It’s tempting when a believer comes to you, saying, “Pastor, I have a hard time reading the Bible regularly. Can you give me a devotional plan?”
Of course, many ideas will spring to mind—not the least of which is simply passing on whatever Scripture-reading schedule you currently follow in your own life, be it quiet meditation each morning or evening readings and prayer before bed. Or you could give them detailed outlines and instructions, prescribing a Bible reading plan like a doctor might a new medication: “Take two chapters tonight and call me in the morning.”
Resist this temptation! There is a better way.
Deeply studying the Bible doesn’t come naturally to anyone. In fact, many people often feel defeated by their devotional efforts, if not outright shamed for their supposed inability to keep up a habit of biblical reading and meditation. As pastors, we’re shaped by years, if not decades, of regular immersion in the Word, and we’ve often refined and revised our approach to devotions to best suit our needs as busy spiritual leaders. So it’s easy to automatically take our established plans and patterns and simply hand them off wholesale to our congregation members, expecting them to get the same value out of it.
While you should certainly exhort regular Bible reading and devotional time in your congregation, you should not dictate any one schedule or strategy over another, or claim that your particular method for meeting with God through His Word is somehow superior or “more godly.”
Why? Because this can quickly become a mindless routine and ritualistic approach, emphasizing the religious rote rather than the relational element that devotions and Scriptural meditation are intended to nurture. God doesn’t want to be a checkmark on our habit list.
He wants our hearts.
“And you shall love the Lord your God from your whole heart and from your whole soul and from your whole mind and from your whole strength.” – Mark 12:30
That’s what your congregation needs to hear, instead of a step-by-step guideline for how to get through the Bible alphabetically in one year. That the Lord Almighty sent His son to die for us in order to have an eternal relationship with us. How do we then need to respond to this outpouring of love? By spending time in devotion with Him—not out of obligation or guilt, but because it is a natural desire to be with the One who sacrificed everything for us.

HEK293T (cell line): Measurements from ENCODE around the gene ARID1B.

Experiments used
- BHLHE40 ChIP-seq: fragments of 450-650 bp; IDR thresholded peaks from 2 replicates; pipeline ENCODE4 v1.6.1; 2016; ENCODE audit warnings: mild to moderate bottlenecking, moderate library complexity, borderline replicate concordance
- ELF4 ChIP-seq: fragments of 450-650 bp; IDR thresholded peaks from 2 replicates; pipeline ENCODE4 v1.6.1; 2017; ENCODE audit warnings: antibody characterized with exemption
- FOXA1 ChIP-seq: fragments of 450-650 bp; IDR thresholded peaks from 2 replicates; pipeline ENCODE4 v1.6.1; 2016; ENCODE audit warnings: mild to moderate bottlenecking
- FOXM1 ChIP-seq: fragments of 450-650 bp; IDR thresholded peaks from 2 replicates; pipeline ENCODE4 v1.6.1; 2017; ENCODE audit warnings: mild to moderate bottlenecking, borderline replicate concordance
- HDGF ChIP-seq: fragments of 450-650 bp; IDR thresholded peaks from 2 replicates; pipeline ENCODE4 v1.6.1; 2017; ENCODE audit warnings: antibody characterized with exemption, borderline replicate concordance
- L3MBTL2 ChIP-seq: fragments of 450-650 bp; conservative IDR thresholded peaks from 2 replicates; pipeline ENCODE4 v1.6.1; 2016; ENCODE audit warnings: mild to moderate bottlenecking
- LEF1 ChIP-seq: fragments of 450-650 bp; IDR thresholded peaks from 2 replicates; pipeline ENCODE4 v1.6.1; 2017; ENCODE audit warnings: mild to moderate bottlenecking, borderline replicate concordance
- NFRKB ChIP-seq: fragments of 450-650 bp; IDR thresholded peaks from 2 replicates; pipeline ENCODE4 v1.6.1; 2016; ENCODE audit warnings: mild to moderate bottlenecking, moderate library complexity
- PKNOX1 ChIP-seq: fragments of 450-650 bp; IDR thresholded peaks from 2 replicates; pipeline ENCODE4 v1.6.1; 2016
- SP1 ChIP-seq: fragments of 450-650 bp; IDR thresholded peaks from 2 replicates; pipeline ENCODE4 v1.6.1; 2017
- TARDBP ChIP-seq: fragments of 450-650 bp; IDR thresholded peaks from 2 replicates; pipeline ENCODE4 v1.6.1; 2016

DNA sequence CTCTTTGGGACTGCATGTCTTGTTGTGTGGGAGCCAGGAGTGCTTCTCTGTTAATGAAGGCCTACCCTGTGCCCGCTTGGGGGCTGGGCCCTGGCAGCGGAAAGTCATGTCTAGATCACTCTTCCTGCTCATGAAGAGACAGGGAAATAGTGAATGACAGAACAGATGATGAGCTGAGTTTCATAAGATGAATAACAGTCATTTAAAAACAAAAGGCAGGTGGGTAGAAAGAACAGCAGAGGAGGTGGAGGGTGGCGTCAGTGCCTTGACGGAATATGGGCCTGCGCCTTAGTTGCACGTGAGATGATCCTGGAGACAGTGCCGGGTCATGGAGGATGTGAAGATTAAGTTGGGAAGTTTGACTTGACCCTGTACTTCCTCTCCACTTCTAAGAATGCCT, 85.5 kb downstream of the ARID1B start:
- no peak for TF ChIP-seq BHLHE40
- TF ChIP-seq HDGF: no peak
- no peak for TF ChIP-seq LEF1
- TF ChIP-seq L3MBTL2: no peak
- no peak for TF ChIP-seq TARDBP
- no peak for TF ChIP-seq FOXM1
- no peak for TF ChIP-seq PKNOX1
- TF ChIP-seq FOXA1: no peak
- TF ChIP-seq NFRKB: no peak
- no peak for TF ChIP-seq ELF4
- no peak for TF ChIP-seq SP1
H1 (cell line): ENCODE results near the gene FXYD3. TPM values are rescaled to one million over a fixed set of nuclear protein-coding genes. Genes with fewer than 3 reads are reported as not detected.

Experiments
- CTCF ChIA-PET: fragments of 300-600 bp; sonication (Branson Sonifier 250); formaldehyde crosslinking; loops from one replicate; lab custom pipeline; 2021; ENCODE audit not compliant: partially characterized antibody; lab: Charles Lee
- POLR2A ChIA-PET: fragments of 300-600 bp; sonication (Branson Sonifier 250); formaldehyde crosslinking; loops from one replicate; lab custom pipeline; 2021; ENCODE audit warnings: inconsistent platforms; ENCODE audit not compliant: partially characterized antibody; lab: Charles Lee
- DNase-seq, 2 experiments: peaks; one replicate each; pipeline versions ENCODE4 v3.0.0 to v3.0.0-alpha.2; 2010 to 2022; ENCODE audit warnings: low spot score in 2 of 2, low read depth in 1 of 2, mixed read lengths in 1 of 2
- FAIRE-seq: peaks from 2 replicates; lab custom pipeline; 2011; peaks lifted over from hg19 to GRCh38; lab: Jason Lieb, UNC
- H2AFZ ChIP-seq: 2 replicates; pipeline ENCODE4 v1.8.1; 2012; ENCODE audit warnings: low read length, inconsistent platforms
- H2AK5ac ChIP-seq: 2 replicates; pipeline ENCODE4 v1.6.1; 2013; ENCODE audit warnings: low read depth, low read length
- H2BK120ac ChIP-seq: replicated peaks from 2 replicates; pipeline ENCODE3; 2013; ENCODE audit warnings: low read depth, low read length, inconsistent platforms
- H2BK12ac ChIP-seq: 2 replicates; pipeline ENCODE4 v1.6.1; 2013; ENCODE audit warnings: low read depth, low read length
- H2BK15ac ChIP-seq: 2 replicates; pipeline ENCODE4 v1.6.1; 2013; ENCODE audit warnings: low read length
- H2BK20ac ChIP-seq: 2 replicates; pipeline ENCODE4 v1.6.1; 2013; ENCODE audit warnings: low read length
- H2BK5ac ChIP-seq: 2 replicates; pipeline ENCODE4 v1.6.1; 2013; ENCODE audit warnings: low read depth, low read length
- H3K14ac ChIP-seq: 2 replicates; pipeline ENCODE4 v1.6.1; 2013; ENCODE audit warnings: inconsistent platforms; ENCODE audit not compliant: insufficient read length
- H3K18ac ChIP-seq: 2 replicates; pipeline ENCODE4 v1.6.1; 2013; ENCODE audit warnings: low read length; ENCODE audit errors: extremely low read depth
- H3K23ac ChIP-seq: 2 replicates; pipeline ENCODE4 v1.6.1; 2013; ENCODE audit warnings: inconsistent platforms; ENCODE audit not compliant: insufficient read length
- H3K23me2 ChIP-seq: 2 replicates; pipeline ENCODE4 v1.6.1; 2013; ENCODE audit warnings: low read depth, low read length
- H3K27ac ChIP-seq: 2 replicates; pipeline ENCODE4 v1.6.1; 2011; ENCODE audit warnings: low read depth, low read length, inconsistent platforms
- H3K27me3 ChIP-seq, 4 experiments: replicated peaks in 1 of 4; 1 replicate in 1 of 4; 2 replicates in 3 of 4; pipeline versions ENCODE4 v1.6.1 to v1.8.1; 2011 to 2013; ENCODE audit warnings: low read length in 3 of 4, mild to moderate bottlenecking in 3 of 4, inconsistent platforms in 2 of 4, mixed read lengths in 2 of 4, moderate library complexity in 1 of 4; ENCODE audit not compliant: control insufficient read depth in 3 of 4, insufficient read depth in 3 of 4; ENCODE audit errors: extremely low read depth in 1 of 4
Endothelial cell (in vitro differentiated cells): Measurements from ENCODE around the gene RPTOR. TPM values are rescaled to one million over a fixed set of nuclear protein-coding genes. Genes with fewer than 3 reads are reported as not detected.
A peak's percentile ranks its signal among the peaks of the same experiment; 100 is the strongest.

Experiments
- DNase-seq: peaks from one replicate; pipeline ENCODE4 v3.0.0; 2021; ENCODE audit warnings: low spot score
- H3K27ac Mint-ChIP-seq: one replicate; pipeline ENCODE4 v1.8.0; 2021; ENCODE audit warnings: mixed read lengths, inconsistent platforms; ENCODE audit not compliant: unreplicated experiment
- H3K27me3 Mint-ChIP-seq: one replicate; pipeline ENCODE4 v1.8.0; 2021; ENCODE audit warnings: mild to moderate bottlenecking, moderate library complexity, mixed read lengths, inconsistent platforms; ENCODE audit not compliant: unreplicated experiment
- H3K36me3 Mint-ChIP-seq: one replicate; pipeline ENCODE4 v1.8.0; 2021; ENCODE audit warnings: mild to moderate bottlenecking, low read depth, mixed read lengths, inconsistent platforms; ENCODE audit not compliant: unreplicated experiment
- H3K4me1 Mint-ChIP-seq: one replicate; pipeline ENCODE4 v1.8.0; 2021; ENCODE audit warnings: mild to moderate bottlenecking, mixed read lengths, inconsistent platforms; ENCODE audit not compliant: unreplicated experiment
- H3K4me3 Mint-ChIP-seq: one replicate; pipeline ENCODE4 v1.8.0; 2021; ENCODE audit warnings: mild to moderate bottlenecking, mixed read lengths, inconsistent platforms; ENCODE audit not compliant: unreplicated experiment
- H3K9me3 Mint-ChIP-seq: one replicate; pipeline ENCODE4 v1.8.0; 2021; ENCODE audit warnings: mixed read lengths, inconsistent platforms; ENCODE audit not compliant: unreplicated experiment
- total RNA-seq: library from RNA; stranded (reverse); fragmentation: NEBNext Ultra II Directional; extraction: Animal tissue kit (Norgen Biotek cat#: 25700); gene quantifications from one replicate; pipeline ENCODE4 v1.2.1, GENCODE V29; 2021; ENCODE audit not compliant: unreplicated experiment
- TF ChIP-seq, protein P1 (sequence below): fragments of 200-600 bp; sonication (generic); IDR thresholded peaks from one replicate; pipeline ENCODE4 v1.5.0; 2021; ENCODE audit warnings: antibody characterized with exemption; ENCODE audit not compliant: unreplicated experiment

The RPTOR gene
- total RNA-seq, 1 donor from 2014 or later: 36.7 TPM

“Commit your work to the Lord, and your plans will be established” – Proverbs 16:3
This way, followers in your church will not be committing to you or to your particular flavor of devotional engagement. Instead, they will be encouraged to commit their time to God in a way that best fits where they are in their faith journey, their current struggles or passions, and simply their daily schedules or lifestyle.
Certainly, you can help them get started by pointing out different resources, devotional books, offer themes of study based on their immediate questions, or suggest ways to deepen how they interact with God’s Word. But whatever the starting point, let them be the ones who discover God waiting for them and meet Him just as they are.
So the next time someone asks for a Bible-reading plan, pause and get them to think of it from a different perspective. It’s not just an act to make themselves feel more spiritual. It’s being in direct communication with the God who loves them and wants to be with them always. He doesn’t just want a brief few minutes each day—He wants every moment of our whole lives!
(If they need, help them start small, with brief, condensed readings that break down Scriptural passages instead of requiring exhaustive study. And then step back and let them discover their own path.)
This article is excerpted from the book, Nuggets To Live By: Golden Nuggets to Illuminate God’s Word, by Pastor George Proctor